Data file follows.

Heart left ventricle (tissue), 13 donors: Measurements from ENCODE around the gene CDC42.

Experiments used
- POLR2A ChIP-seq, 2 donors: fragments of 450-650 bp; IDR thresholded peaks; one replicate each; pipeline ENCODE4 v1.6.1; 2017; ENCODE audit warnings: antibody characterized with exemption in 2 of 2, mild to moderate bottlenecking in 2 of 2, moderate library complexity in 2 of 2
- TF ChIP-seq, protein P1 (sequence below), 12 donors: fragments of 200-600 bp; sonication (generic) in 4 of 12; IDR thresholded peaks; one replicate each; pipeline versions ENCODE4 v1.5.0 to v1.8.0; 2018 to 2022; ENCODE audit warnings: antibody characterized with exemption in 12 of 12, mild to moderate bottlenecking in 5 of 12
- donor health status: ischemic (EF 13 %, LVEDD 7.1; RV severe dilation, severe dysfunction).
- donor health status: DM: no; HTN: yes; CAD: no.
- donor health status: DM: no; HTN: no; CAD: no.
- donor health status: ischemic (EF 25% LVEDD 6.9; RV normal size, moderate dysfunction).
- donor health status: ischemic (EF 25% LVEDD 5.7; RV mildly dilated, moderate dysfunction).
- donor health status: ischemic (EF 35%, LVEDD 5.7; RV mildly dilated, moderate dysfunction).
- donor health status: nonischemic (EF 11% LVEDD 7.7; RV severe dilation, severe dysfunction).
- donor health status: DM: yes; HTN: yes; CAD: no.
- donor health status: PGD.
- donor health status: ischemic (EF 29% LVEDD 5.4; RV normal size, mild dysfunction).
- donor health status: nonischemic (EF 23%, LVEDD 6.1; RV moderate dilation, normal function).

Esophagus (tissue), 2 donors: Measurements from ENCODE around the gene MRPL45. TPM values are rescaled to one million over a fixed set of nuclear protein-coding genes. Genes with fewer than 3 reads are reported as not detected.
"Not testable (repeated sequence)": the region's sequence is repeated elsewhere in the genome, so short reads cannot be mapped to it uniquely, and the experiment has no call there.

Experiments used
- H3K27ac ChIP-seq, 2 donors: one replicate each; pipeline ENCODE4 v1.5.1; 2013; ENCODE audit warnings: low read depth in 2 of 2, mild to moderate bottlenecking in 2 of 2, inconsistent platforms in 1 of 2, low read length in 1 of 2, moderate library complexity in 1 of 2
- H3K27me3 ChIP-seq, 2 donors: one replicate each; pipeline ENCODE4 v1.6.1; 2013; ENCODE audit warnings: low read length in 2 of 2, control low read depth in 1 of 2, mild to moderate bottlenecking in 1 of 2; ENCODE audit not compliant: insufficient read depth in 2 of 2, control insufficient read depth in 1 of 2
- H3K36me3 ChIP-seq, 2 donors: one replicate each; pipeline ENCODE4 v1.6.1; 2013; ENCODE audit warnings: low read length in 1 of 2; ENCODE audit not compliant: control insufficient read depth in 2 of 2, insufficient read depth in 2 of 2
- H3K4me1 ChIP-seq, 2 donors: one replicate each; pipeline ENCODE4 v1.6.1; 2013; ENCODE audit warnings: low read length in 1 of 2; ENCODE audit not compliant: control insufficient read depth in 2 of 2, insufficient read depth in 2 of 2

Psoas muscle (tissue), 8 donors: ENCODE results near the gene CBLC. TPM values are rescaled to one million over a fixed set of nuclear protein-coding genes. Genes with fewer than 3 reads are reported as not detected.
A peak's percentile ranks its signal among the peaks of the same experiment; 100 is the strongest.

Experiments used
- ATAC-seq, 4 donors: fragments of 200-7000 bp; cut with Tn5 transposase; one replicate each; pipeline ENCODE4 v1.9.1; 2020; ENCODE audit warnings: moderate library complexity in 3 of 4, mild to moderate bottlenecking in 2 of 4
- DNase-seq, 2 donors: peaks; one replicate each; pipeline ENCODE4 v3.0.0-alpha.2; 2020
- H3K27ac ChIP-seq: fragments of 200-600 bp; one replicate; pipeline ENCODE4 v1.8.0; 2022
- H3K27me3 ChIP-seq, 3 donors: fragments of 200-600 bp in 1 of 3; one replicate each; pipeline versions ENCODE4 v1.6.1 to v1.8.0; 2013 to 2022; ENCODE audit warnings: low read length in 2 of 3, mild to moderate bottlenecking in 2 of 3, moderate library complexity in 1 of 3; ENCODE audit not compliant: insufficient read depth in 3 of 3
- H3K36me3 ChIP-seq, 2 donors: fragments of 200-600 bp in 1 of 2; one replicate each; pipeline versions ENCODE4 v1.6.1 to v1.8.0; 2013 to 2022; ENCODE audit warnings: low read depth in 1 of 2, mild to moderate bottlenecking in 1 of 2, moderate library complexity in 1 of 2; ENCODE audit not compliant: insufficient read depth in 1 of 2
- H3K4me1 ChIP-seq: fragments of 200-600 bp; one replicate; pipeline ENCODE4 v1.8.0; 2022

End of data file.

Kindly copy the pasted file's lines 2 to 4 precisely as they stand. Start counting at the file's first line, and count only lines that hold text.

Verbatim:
Experiments used
- POLR2A ChIP-seq, 2 donors: fragments of 450-650 bp; IDR thresholded peaks; one replicate each; pipeline ENCODE4 v1.6.1; 2017; ENCODE audit warnings: antibody characterized with exemption in 2 of 2, mild to moderate bottlenecking in 2 of 2, moderate library complexity in 2 of 2
- TF ChIP-seq, protein P1 (sequence below), 12 donors: fragments of 200-600 bp; sonication (generic) in 4 of 12; IDR thresholded peaks; one replicate each; pipeline versions ENCODE4 v1.5.0 to v1.8.0; 2018 to 2022; ENCODE audit warnings: antibody characterized with exemption in 12 of 12, mild to moderate bottlenecking in 5 of 12